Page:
Geneva has just become the first Swiss canton to make it compulsory for all dogs to be fitted with an electronic chip. Owners have been told to fit the devices, known as electronic fleas, by the end of the year.
Until December 31, veterinary surgeries in the canton are offering a special discount rate of SFr55 to insert the fleas, which are not much bigger than a pin-head. It could be money well spent, as after January 1, owners whose dogs are found without the chip will face a stiff fine.
The authorities are convinced the new system will be far superior to the old one.
"Since 1967, all dogs have had to wear a collar with the name and address of the owner, But this system is simply not reliable," says Astride Rod, head of the Cantonal Veterinary Office. "On numerous occasions we've been faced with situations where dogs have lost their collars or had them pulled off in a fight, and it's been impossible to track down the owner."
"The electronic flea is lodged under the skin, it will carry on working longer than the dog's life. It's a reliable and completely fail-safe system," she told swissinfo.
Rod says the dog suffers no pain when the device is inserted: "It's just like injecting a vaccine - only the needle is just a little bit bigger. You don't have to use an anaesthetic, and it doesn't hurt the animal."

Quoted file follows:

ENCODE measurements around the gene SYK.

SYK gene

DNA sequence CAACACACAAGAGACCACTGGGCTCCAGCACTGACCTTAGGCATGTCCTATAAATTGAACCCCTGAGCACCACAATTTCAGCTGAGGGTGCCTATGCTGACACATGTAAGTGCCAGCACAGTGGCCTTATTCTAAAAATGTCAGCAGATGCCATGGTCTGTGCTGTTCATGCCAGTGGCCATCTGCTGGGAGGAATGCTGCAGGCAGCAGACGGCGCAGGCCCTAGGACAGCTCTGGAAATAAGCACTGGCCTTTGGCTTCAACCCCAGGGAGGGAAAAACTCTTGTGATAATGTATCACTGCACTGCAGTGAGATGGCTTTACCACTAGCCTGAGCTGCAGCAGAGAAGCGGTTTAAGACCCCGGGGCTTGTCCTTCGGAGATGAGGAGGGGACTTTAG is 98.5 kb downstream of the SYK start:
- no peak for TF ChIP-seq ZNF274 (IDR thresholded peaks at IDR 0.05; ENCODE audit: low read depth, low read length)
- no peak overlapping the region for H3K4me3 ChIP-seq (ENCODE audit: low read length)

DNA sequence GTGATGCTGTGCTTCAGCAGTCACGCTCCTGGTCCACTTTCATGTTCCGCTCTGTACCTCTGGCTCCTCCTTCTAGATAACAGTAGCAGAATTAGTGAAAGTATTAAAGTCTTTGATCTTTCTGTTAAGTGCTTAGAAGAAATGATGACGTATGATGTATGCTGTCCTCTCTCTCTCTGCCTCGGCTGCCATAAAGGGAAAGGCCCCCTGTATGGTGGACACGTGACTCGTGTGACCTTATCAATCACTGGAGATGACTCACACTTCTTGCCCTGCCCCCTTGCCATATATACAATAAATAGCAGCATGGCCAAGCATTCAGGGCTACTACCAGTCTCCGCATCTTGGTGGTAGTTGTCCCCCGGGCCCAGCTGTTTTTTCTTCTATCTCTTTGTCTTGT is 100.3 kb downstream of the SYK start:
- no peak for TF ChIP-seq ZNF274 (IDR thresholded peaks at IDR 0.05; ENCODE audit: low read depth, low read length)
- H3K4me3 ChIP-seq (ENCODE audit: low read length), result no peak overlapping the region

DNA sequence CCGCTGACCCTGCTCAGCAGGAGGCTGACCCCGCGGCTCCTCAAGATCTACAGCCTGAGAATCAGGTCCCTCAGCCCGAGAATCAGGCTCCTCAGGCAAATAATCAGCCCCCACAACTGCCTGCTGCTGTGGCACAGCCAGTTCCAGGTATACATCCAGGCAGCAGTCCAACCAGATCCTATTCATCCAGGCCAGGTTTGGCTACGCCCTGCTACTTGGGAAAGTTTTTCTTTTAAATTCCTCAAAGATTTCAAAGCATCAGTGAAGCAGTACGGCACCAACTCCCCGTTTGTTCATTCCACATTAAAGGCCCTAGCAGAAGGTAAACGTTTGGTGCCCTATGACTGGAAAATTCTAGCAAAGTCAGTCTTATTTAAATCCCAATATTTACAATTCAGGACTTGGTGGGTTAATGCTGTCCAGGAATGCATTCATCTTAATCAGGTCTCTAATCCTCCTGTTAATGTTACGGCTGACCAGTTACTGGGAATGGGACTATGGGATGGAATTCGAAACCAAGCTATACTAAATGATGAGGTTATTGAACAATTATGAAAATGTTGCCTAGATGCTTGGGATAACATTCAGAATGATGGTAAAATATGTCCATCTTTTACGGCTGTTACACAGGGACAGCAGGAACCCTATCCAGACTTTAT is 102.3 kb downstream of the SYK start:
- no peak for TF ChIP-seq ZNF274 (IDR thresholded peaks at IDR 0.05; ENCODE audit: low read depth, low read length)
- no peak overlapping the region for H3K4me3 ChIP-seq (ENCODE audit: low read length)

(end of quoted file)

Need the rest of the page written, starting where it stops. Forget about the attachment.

Once the flea has been settled into its new home in the dog's left shoulder, the vet reads its unique code with a scanner. This information is then passed on to the national database, the Animal Identity Service. Its staff then pass on the details to a European database and put them on an Internet website.
The electronic chip has been available for a number of years, but it has been optional. More than 50,000 dogs have so far been registered with the Animal Identity Service, which is based in Berne. The vast majority of these animals no doubt belong to responsible masters. Geneva is the first canton to make the electronic tags obligatory. Only one other canton, Neuchatel, has a compulsory dog identification scheme - in the form of tattoos inside the ear.
"The main benefit is proving who the owner is if there's a dispute. People often get into fights over the ownership of the dogs. Often the paperwork has been lost. With the new system, the dog obviously belongs to the person in whose name it was registered," Astride Rod explains.
"There are also benefits for the animal. Between 550 and 600 dogs are lost in Geneva every year. Some run away and some are stolen. And thanks to this flea, we can reunite them with their owners much more quickly. Being with a different family and having a different diet can be very stressful for a dog. Furthermore, the quicker the owner is found, the less it costs the canton," she says.
There are an estimated 20,000 dogs in canton Geneva, 18,000 of whose owners pay their dog licence. It's hoped that the electronic flea will make it easier to track down irresponsible owners, to ensure that all dogs are inoculated against disease and keep a closer watch on the trade in animals.
"We don't have packs of stray dogs running around Geneva," says Rod. "But we do have a small minority of negligent owners, who seem to forget sometimes that they have a dog, or who deliberately abandon their animal."
by Roy Probert